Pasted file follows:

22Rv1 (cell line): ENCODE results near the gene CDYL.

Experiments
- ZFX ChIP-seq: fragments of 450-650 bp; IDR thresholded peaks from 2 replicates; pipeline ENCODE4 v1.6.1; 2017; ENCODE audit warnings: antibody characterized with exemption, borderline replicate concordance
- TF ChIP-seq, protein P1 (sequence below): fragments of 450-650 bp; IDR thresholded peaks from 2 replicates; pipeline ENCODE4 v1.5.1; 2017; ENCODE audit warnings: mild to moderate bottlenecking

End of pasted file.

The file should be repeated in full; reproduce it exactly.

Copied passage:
22Rv1 (cell line): ENCODE results near the gene CDYL.

Experiments
- ZFX ChIP-seq: fragments of 450-650 bp; IDR thresholded peaks from 2 replicates; pipeline ENCODE4 v1.6.1; 2017; ENCODE audit warnings: antibody characterized with exemption, borderline replicate concordance
- TF ChIP-seq, protein P1 (sequence below): fragments of 450-650 bp; IDR thresholded peaks from 2 replicates; pipeline ENCODE4 v1.5.1; 2017; ENCODE audit warnings: mild to moderate bottlenecking